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What is cystic fibrosis?
Cystic fibrosis (CF) is a genetic disorder (it runs in families) that causes your mucus and sweat glands to behave abnormally. CF causes your mucus to be very thick. This thick, sticky mucus can gather in the lungs and intestines. Over time, it causes permanent damage to these organs.
CF affects all races and ethnic groups but is more common in the white population, especially those with northern European ancestors. In the U.S., about one in every 3,500 people are born with CF.
CF is a progressive disease. This means it takes a toll on your body over time. Treatments for CF have improved over the years. This has resulted in a longer life expectancy for those who have CF. Currently, the average life expectancy for a CF patient is late 30s. However, some patients are living into their 40s and 50s.
Symptoms of cystic fibrosis
The symptoms of CF vary from child to child. In most cases, a child will have symptoms before they are a year old. Other times, CF won’t be identified until later — sometimes even not until adulthood.
CF symptoms also vary in severity. One person may have only a few symptoms, while someone else will experience symptoms that are much more severe. Respiratory symptoms are the most common, but there are also digestive symptoms and reproductive symptoms that often occur. All of these symptoms are a result of the thick mucus associated with CF. It blocks air passageways in the lungs. It clogs the digestive system, making it harder for digestive enzymes to pass. In women, a thick cervical mucus may hinder fertility (ability to get pregnant).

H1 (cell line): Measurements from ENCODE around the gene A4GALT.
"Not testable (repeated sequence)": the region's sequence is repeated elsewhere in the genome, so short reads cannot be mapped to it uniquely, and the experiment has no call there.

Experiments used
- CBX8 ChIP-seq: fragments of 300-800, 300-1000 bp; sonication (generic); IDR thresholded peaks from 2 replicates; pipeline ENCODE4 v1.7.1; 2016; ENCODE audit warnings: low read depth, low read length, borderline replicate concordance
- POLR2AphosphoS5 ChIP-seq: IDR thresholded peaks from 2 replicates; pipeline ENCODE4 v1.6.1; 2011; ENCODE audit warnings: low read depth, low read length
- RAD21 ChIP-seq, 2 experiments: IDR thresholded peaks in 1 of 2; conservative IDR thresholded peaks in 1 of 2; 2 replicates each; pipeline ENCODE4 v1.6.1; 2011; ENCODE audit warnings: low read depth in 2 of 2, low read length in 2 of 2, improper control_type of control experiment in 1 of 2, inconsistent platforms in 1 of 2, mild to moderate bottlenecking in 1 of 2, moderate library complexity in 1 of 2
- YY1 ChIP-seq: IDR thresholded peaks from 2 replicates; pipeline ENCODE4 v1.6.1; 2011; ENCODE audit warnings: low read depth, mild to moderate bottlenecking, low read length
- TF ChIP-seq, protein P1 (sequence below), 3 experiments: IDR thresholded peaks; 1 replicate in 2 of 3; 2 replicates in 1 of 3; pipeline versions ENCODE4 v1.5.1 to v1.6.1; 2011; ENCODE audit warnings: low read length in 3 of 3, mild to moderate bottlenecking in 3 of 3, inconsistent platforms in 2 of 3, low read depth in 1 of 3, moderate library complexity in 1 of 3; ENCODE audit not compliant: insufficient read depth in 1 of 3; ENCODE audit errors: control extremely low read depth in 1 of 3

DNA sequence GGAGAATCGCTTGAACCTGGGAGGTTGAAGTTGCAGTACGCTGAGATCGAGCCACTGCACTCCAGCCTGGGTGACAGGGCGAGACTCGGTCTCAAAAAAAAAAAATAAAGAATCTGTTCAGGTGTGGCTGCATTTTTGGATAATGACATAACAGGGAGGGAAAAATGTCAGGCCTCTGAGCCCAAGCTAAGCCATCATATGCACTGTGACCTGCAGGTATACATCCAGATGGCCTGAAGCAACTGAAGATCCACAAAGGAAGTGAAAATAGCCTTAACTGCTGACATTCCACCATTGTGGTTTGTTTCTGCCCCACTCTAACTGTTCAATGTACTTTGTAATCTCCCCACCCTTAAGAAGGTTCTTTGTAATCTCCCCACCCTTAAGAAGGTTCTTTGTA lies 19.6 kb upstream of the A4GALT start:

Symptoms of CF, as reported by the National Institutes of Health (NIH), can include:
- Very salty-tasting skin.
- Recurring sinus infections.
- Persistent coughing (with or without phlegm).
- Frequent wheezing or shortness of breath.
- Frequent lung infections (pneumonia or bronchitis).
- Abdominal pain and gassiness.
- Persistent diarrhea or constipation.
- Bulky, foul-smelling greasy stools (poop).
- Poor growth in children even though appetite is good.
- Infertility in woman because of thick mucus covering the cervix.
- Infertility in men because they are born without a vas deferens (the tube that delivers sperm from the testes to the penis).
What causes cystic fibrosis?
CF is a genetic disorder. This means it is caused by a defect in a gene. Specifically, this defect occurs on the CFTR gene. The CFTR gene is responsible for producing a protein that controls the movement of salt and water in and out of your body’s cells.
When the CFTR gene is affected, it produces a protein that does not work the way it should. Instead of normal mucus and sweat, the protein causes thick mucus and very salty sweat.
How is cystic fibrosis diagnosed?
The sweat test is considered the most reliable test for diagnosing CF. If you show symptoms of CF, your doctor will order a sweat test. Or, if a blood test or genetic test suggests that you or your child may have CF, a sweat test is typically used to confirm that diagnosis.
A sweat test is simple and painless. During the test, your doctor will apply a chemical to your arm or leg and use electrical stimulation to encourage your sweat glands to begin sweating. He or she will collect the sweat and send it to the lab. The lab will measure the amount of chloride in the sweat.
If chloride levels are high, that means the salt levels in the sweat are high. High salt levels confirm a CF diagnosis.
Once you have been diagnosed with CF, there are other tests your doctor may order. These tests can reveal more information about the severity of your CF and how to treat it.
Other tests include:
- Chest X-ray. A chest X-ray will show if you have scarring in your lungs or inflammation (swelling). Swelling is a common sign of blockages that can be caused by thick mucus.
- CT scan. A CT scan is primarily used to determine what kind of organ damage CF may have caused.
- Genetic tests. Genetic tests are important because they reveal what type of CFTR defect is causing your CF.